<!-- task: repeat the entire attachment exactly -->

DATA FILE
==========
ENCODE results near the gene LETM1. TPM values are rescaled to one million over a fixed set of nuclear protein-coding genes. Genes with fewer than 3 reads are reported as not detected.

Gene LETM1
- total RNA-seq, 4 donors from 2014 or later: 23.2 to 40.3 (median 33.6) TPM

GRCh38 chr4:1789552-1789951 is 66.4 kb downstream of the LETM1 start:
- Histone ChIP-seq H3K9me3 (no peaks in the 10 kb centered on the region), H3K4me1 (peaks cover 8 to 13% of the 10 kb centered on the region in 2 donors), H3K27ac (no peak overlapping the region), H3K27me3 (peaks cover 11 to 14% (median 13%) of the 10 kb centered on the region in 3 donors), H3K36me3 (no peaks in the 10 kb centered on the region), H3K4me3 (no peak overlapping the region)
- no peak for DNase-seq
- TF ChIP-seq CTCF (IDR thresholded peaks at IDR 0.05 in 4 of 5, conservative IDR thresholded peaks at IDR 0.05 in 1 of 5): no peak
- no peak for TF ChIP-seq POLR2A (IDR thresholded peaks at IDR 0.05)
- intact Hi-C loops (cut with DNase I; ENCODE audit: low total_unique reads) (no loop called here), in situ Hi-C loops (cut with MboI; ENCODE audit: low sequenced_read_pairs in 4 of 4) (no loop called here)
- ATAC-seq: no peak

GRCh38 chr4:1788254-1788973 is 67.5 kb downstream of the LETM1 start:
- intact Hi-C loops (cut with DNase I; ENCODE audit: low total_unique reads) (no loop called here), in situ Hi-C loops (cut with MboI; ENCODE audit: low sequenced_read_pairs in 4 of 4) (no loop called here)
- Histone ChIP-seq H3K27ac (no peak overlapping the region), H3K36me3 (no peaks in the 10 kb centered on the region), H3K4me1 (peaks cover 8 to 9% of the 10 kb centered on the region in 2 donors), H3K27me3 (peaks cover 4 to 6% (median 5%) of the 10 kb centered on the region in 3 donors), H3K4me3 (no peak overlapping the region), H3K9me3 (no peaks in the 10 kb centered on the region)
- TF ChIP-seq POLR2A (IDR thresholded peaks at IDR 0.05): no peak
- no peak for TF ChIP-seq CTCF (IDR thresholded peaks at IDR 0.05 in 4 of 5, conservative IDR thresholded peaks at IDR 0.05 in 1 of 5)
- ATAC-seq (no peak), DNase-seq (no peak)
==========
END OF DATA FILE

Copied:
ENCODE results near the gene LETM1. TPM values are rescaled to one million over a fixed set of nuclear protein-coding genes. Genes with fewer than 3 reads are reported as not detected.

Gene LETM1
- total RNA-seq, 4 donors from 2014 or later: 23.2 to 40.3 (median 33.6) TPM

GRCh38 chr4:1789552-1789951 is 66.4 kb downstream of the LETM1 start:
- Histone ChIP-seq H3K9me3 (no peaks in the 10 kb centered on the region), H3K4me1 (peaks cover 8 to 13% of the 10 kb centered on the region in 2 donors), H3K27ac (no peak overlapping the region), H3K27me3 (peaks cover 11 to 14% (median 13%) of the 10 kb centered on the region in 3 donors), H3K36me3 (no peaks in the 10 kb centered on the region), H3K4me3 (no peak overlapping the region)
- no peak for DNase-seq
- TF ChIP-seq CTCF (IDR thresholded peaks at IDR 0.05 in 4 of 5, conservative IDR thresholded peaks at IDR 0.05 in 1 of 5): no peak
- no peak for TF ChIP-seq POLR2A (IDR thresholded peaks at IDR 0.05)
- intact Hi-C loops (cut with DNase I; ENCODE audit: low total_unique reads) (no loop called here), in situ Hi-C loops (cut with MboI; ENCODE audit: low sequenced_read_pairs in 4 of 4) (no loop called here)
- ATAC-seq: no peak

GRCh38 chr4:1788254-1788973 is 67.5 kb downstream of the LETM1 start:
- intact Hi-C loops (cut with DNase I; ENCODE audit: low total_unique reads) (no loop called here), in situ Hi-C loops (cut with MboI; ENCODE audit: low sequenced_read_pairs in 4 of 4) (no loop called here)
- Histone ChIP-seq H3K27ac (no peak overlapping the region), H3K36me3 (no peaks in the 10 kb centered on the region), H3K4me1 (peaks cover 8 to 9% of the 10 kb centered on the region in 2 donors), H3K27me3 (peaks cover 4 to 6% (median 5%) of the 10 kb centered on the region in 3 donors), H3K4me3 (no peak overlapping the region), H3K9me3 (no peaks in the 10 kb centered on the region)
- TF ChIP-seq POLR2A (IDR thresholded peaks at IDR 0.05): no peak
- no peak for TF ChIP-seq CTCF (IDR thresholded peaks at IDR 0.05 in 4 of 5, conservative IDR thresholded peaks at IDR 0.05 in 1 of 5)
- ATAC-seq (no peak), DNase-seq (no peak)